The words of the prophets are
Written on the subway walls
And tenement halls
And whispered in the sounds of silence
Paul Simon is said to have conceived his famously poetic ballad in the middle of the night, in his bathroom, with the lights out and tap water running.
No wonder he had to closet himself like that in order to create. It’s about the only way to get away from the modern world’s ceaseless cacophony of noise, piped-in music and ubiquitous babble.
Even paradise is noisy.
In Vieques, for instance, roosters cock-a-doodle-doo through the night and dogs bark round-the-clock.
On Cape Cod, April brings the first crocuses, the first openings of shops and restaurants and the first arrivals of tourist mobs lugging their floofloovers and tartookas, their pantookas, their dafflers and wuzzles.
I served my writing apprenticeship in the City Rooms of daily newspapers, so I’m no stranger to noise. I learned how to block out chatter, shouting and cursing while putting together a news story accurately and succinctly (well, at least succinctly).
But wherever I go, I can’t seem to escape the latest madness-inducing caterwauling – the vapid pop music that saturates stores, shopping malls, airports and almost every other public space. I am forced to endure the wailing of panties-less Miley Cyrus even while I pump gasoline!
To seek a higher, truer -- and quieter -- paradise, I have been on retreat this week at St. Joseph’s Abbey, the Trappist monastery in Spencer, MA.
This monastery is Cistercian of the Strict Observance, the order founded in the 12th Century that was home to the late, famed, Catholic monk and spiritual writer, Thomas Merton.
In fact, I titled my second novel – Silently in the Dark -- after a quote from Merton’s The Monastic Journey:
“Monks must be as trees which exist silently in the dark, and by their vital presence purify the air.
At St. Joseph’s Abbey, Trappist monks listen for the “still, small voice.”
Silence is supreme here from the time the monks rise near three in the morning to begin their prayer and work day.
They speak only when necessary and not at all from 8pm to 8am – the period known as the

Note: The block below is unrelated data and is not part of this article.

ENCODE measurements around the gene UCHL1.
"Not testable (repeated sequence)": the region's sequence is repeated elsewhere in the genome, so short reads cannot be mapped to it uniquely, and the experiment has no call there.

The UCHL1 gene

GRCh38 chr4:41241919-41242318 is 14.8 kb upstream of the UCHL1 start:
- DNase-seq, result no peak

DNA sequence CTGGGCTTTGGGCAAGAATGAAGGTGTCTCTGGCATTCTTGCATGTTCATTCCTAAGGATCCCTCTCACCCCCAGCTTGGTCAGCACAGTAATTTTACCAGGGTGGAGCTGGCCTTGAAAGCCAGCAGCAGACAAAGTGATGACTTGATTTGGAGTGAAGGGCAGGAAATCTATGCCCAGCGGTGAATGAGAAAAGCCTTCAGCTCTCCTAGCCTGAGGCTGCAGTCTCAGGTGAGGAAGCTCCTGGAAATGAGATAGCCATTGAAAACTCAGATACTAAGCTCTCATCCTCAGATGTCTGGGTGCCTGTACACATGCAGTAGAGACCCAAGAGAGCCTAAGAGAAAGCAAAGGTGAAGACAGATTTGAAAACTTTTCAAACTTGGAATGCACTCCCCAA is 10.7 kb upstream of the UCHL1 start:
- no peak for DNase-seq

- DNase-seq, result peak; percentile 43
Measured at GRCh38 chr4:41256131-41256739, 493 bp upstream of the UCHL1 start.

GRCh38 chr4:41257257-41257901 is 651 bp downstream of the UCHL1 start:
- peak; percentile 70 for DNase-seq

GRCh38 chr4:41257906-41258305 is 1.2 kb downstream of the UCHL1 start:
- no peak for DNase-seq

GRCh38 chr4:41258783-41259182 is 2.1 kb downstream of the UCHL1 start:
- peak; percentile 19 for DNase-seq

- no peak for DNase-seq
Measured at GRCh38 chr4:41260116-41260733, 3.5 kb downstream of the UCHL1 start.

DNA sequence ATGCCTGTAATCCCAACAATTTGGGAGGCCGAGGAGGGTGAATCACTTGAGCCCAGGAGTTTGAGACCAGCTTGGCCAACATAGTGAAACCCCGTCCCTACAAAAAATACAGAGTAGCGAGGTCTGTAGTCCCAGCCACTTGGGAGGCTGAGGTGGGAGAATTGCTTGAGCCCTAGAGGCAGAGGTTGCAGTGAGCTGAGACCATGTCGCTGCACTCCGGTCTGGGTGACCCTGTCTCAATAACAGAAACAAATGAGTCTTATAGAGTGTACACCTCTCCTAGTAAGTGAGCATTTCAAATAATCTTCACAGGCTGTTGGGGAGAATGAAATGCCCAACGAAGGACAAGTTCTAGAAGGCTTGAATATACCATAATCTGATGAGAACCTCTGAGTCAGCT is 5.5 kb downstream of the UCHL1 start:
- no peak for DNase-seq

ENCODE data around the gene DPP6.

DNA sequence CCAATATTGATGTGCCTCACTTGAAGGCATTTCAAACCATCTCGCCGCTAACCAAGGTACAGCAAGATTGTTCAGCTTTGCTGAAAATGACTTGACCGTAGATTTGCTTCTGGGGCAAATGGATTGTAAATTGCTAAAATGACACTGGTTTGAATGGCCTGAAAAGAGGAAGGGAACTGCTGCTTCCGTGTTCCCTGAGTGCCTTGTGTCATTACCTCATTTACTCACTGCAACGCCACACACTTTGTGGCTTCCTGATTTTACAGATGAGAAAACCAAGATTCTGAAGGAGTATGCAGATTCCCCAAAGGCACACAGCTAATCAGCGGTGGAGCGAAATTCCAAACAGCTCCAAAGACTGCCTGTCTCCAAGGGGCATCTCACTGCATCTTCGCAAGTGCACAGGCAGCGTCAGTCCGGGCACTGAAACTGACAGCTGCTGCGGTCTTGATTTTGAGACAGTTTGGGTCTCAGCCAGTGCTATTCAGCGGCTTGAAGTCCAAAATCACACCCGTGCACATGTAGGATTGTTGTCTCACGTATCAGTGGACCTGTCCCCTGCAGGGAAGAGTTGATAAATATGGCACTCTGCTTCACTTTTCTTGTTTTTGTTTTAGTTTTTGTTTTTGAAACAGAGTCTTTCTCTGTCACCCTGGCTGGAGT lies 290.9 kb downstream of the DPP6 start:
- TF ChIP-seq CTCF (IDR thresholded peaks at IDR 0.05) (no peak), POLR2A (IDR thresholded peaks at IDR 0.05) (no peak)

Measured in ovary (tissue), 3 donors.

“Grand Silence.” Meals are eaten together, but in silence. Visiting guests, like me, follow the regimen.
What’s the point of all this hush? To give God a chance to get a word in.
It can be puzzling at first, because if we read Psalm 29, it seems that we can’t escape the voice of God:
The voice of the Lord flashes forth flames of fire ...
The voice of the Lord shakes the wilderness of Kadesh ...
The voice of the Lord makes the oaks to whirl and strips the forests bare ...
The God of glory thunders ...
It seems that the voice of God is earth-shatteringly loud.
And can be – if you listen for it in silence.
The prophet Elijah, for example, sought God in windstorm and earthquake and fire – all the places that the people of his time expected God would occupy. But Elijah heard God only as a “still, small voice.”
In Psalm 46, the Creator himself advises us to, “Be still, and know that I am God.”
For the Trappists, the quiet helps them maintain near-constant focus on God, whose language is silence. In silence, the monks listen for the voice of God.
In joining them this week, I sit quietly and try to rid my mind of its incessant interior monolog, and I turn my full attention to the present moment.
I am alone with my own measured breathing … the sharp knocking of hot water pipes … the drone of a passing airplane … the soft padding of monks’ sandals along cloister corridors … early Spring birdsong outside the window … the muffled flitter of a moth’s wing against a lampshade.
These are the sounds of life around me. I cannot help but hear them.
But what I listen for are the inner sounds of silence. The ones words can’t capture.
And in doing that, I share in a small way the monk’s quiet, lifelong quest -- a finite creature stretching inwardly to discover the infinite.
In my next blog, "Yellow Brick Road"